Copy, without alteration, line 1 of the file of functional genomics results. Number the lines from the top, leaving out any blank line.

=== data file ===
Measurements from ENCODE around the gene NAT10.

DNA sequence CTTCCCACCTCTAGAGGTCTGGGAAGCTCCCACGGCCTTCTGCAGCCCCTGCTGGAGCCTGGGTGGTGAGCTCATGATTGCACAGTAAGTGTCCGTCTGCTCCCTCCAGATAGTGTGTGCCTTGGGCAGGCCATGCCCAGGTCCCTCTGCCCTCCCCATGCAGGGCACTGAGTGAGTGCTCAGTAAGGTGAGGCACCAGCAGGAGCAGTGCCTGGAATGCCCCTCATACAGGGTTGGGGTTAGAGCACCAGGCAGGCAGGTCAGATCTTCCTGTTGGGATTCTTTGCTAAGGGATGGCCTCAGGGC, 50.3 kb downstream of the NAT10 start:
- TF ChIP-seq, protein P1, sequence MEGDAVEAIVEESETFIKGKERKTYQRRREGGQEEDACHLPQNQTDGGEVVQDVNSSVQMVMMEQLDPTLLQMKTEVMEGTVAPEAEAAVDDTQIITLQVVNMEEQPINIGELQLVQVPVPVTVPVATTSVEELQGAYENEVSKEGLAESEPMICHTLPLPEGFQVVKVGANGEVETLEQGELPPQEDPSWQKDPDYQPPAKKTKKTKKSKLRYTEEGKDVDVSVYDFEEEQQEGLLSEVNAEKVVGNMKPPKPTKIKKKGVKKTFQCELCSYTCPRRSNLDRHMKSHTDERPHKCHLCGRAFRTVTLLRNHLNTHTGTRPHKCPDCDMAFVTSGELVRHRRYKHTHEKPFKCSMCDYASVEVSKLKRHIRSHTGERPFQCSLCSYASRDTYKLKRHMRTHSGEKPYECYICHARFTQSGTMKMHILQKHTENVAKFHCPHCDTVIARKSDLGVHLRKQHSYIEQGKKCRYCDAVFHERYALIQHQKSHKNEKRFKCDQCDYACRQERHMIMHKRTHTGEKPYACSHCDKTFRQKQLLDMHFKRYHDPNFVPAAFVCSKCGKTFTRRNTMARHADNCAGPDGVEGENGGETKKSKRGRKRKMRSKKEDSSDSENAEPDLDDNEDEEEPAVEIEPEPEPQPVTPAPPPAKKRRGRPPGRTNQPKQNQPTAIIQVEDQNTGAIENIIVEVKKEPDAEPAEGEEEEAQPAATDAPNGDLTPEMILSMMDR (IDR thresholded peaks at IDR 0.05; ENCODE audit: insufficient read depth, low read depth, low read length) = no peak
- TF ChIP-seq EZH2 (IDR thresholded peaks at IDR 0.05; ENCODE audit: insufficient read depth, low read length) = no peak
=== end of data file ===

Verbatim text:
Measurements from ENCODE around the gene NAT10.